Jury Starts Deliberations In Child-molestation Case 3 -year-old Case Is A Trial Of Identification

November 30, 1990|By Jay Apperson | Jay Apperson,Staff writer

While her older sister watched, an 8-year-old Brooklyn Park girl on her way to the store was snatched from a street corner, pulled into a truck and driven away. Later, the driver molested her and dumped her in Arbutus.

That abduction and assault happened in March 1987. Three years later, the police arrested a suspect.

Now a county Circuit Court jury is grappling with the question: Was Jeffrey Meredith Chaney the kidnapper?

The jury, which began deliberating yesterday afternoon after 2 days of testimony, was told no one is disputing that the girl was sexually assaulted. The case is one of identification.

After deliberating for two hours yesterday, the jury was excused. It is scheduled to resume deliberations today.

Chaney, 35, of Elkridge is charged with kidnapping, assault and battery and a third-degree sex offense. In her closing argument yesterday, Assistant State's Attorney Cynthia M. Ferris said the victim and her 11-year-old sister were able to pick the man out of a photo spread and identify him as the attacker. And she said a string of circumstantial evidence should persuade the jury to convict the man.

Assistant public defender James McCarthy Jr. said the identifications are not reliable, the circumstantial evidence is lacking and his client has an airtight alibi for the night of the crime.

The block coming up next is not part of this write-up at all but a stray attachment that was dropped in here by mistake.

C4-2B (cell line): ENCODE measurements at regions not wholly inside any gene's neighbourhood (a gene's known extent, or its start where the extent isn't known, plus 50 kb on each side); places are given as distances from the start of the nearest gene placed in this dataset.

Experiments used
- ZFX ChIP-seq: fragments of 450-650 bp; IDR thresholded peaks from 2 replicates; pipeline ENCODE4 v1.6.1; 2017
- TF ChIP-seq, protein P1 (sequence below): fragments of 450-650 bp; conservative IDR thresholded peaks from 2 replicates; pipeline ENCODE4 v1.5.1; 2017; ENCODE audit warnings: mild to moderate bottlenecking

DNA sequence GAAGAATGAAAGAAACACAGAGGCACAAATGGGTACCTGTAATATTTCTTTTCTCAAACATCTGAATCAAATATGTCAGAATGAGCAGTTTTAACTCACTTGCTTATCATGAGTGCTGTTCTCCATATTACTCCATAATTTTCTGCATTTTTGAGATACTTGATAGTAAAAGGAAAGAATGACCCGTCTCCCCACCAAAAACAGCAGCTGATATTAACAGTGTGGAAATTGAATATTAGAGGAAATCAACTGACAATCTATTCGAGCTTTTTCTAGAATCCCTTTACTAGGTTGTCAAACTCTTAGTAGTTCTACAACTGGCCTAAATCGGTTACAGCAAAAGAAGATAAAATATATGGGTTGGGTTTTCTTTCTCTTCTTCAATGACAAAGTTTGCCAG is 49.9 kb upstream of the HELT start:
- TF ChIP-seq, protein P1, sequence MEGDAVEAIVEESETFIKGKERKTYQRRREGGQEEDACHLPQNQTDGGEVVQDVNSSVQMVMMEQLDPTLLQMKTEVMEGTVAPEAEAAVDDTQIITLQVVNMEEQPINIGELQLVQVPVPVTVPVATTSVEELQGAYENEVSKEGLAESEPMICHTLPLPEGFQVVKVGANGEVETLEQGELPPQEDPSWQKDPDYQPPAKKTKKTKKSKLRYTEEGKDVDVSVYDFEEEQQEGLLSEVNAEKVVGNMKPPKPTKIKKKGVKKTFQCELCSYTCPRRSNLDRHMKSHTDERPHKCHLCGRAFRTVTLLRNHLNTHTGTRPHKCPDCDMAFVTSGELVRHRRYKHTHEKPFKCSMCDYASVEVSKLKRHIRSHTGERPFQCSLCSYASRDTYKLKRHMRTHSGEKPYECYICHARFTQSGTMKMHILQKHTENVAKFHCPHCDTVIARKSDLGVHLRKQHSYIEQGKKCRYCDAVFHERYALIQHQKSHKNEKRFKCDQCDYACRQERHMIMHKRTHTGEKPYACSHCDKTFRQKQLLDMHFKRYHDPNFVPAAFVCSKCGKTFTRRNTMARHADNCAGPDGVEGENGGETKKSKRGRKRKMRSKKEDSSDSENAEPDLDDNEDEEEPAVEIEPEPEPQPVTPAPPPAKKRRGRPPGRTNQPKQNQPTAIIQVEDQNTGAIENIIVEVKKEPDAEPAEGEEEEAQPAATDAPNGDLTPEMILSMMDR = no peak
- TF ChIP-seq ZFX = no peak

The two sisters were on their way to a store when a man in a truck pulled up beside them at the intersection of Fourth Street and Audrey Avenue during the evening of March 11, 1987. The 8-year-old testified that her abductor was driving a dark-colored Ford Bronco pulling a trailer.

She said the man slapped her in the face when she refused his orders to hold her head down, and then drove behind a truck stop, where he molested her. After he left her in Arbutus, she went to a house and asked for help.

Police were called, but Chaney did not emerge as a suspect until three years later.

The circumstantial evidence outlined by Ferris included a chemical analysis of a semen stain left on the girl's skirt the night of the assault. It showed the attacker has a rare enzyme known as "PGM2+." Michael Marinaro, a forensic chemist for the state police, said only 3 percent of white males have the enzyme, and Chaney's blood contains the enzyme.

Also, Ferris said, the girl led police to a pile of items that fell out of the man's truck during the abduction, and the debris contained a wrapper from a hardware store located near Chaney's home. She added that the girl was left about half a mile from Chaney's home, and that the defendant drove a black Bronco and, as part of his work as a mechanic, owned several trailers.

McCarthy, the defense attorney, pointed out that Chaney's fingerprints were not found on any of the items dumped out of the truck. And he said other findings from the chemical analysis of the semen stain actually exonerate his client.

"Jeffrey Chaney is guilty of living in Arbutus and having a dark-colored Bronco. He's guilty of having a trailer, he's guilty of living within a half-mile or a mile of some hardware store. I think that's all the circumstances we've got," McCarthy told the jury.

He said identification testimony is the most unreliable form of evidence. Ferris said the jury should trust the girls' positive identifications because "that man's face is on their brain forever. This is the most traumatic event that's ever happened to those girls, and they are never, ever going to forget his face."

Testimony revealed that the attacker had a mustache and beard and that Chaney had, until last week, worn facial hair. While on the witness stand, Chaney said he had shaved his mustache on McCarthy's advice.

"He looks like the All-American boy today," Ferris said.

McCarthy said, "You're darn right I told him to take the mustache off because I don't want a mustache going to jail unless it did something."

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